“The majority of large enterprises, regardless of industry, are using low-code to deliver higher quality digital experiences, improve back-end automation, and increase overall business agility,” said Ron Wellman. , Head of Industrial Clouds at Mendix. “They need a low-code platform that supports rapid change, business/IT collaboration, legacy renewal, and evolving customer and employee expectations. To help accelerate the creating value for our customers, we have created industry-specific ecosystems for key verticals with leading integration partners and ISV solution developers to populate the Mendix Marketplace with templates, connectors and additional customizable solutions, such as underwriting automation in insurance, institutional integration in banking, and team exchange in retail.”
Low-code moves from a supporting role to a leading role in the factory
During the pandemic, manufacturers have used low-code to connect to devices as well as to support logistics and quality assessment. Today, the greatest perceived needs for low-code are IT (50%), production engineering (43%), product design and quality control. Low-code is also used to improve collaboration across multiple domains, disciplines, and geographies, as well as to connect and access transportation and suppliers (64%). One of the main goals is to use low-code to bridge IT and OT.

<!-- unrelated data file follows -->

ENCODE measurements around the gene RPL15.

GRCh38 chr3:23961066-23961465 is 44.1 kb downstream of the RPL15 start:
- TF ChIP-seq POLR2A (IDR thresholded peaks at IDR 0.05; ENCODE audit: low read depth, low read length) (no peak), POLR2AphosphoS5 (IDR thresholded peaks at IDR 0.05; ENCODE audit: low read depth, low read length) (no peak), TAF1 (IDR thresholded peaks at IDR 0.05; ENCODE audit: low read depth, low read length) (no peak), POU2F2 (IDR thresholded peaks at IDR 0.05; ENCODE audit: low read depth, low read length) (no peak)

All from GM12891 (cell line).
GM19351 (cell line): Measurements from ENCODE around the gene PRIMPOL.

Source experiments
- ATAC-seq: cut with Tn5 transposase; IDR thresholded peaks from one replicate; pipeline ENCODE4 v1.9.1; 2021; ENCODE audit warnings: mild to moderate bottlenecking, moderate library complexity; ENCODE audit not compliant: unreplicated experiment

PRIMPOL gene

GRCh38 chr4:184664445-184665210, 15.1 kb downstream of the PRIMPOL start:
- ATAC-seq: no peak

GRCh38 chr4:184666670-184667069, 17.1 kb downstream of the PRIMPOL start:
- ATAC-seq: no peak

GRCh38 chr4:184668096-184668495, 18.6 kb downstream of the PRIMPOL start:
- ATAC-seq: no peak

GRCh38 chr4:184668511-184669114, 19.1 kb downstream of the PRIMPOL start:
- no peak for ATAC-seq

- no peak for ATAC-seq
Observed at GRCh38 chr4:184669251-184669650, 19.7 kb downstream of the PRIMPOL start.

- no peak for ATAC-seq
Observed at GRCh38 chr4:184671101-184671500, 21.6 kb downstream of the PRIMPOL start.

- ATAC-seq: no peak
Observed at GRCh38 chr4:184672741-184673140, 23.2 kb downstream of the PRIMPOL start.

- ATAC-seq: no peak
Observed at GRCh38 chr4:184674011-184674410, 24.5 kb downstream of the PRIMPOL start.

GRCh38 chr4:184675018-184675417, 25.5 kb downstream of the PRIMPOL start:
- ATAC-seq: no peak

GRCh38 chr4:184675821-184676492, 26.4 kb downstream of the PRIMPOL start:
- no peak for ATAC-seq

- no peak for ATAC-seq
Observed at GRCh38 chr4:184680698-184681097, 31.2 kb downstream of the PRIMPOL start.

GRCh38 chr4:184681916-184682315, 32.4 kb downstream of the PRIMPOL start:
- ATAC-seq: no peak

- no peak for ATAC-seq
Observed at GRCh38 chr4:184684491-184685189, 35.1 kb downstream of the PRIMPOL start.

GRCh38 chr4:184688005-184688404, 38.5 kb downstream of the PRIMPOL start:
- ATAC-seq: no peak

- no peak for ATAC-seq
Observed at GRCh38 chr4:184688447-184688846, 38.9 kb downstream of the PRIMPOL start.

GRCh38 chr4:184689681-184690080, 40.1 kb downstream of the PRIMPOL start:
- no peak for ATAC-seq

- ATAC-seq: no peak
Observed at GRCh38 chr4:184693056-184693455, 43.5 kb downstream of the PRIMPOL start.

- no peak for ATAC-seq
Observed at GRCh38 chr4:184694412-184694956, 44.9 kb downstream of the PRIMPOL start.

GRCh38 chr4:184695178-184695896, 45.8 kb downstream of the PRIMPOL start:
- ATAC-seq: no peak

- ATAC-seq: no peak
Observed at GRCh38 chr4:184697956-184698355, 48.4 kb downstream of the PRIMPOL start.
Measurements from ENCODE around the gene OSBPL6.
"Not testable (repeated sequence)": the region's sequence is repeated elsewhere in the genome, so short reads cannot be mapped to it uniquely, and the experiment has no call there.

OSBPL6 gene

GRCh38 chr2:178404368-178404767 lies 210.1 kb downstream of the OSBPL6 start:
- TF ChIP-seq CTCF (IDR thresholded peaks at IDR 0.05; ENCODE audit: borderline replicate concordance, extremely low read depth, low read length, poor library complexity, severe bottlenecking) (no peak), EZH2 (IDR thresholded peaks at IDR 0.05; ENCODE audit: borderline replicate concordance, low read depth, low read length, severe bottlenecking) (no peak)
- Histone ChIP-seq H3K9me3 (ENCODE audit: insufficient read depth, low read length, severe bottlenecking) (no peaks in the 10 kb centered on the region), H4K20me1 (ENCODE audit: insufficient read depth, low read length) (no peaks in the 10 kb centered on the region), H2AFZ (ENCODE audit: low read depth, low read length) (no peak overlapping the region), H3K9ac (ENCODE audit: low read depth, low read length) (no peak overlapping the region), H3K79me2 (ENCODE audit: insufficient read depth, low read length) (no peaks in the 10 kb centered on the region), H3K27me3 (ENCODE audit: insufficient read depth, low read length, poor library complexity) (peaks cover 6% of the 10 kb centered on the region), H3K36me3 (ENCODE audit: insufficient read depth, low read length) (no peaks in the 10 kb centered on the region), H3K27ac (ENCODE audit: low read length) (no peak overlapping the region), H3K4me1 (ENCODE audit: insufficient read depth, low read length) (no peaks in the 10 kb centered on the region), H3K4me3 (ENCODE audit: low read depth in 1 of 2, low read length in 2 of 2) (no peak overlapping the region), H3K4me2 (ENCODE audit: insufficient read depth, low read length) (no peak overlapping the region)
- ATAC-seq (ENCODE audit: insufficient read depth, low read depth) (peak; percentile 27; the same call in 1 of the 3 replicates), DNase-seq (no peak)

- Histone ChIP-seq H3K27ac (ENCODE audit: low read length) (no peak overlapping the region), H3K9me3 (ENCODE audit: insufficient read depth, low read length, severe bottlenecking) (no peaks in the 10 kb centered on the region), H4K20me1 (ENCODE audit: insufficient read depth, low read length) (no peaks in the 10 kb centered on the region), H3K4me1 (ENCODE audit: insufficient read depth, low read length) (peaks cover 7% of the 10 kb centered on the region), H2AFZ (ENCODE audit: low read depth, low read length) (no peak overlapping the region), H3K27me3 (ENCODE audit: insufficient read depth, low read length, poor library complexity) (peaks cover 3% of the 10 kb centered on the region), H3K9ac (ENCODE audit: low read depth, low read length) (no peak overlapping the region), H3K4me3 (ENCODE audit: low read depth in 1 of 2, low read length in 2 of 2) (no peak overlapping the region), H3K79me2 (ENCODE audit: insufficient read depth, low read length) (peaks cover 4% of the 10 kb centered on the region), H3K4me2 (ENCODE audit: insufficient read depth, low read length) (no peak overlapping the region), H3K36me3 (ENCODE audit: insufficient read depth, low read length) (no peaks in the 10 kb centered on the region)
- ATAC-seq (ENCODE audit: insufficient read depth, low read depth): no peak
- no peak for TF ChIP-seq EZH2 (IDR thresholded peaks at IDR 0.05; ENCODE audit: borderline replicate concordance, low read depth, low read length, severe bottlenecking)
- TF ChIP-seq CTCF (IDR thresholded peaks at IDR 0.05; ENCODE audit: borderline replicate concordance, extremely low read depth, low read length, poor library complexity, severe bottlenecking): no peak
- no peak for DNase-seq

Some use it to replace old local systems around quality or manufacturing processes, and many use it to mitigate supply chain issues. Unsurprisingly, almost a third of these respondents say they are frustrated with their company’s legacy systems, which is why 39% are demanding proof that low-code will integrate with them. The majority (63%) have used low-code to mitigate transportation, logistics, and supply chain issues.
The top two perceived benefits of low-code in manufacturing are better real-time process visibility (39%) and better real-time data visibility (38%). Data integration facilitates these benefits. It also enables data sharing outside of engineering; improving calls for tenders; and the creation of mobile and workflow applications. The top two challenges for manufacturing are modernizing legacy IT and monitoring production, both at 32%.
Currently, the top three use cases in production are peer-to-peer sharing applications, connectivity to shop floor devices, and connectivity to legacy COTS software. Going forward, respondents want more manufacturing-specific app models. They also want to make legacy systems accessible on the go and integrate low-code and its AI capabilities with IoT for smart manufacturing.
Finance, banking and insurance companies automate quote services and simplify processes
Fintechs and insurtechs were already disrupting incumbents before the pandemic hit, and in 2020 traditional organizations had no choice but to go digital first just to maintain their customer bases. Low-code played a central role in this leap. Now, low-code is used on the back-end to improve internal efficiency and on the front-end to provide better customer experience.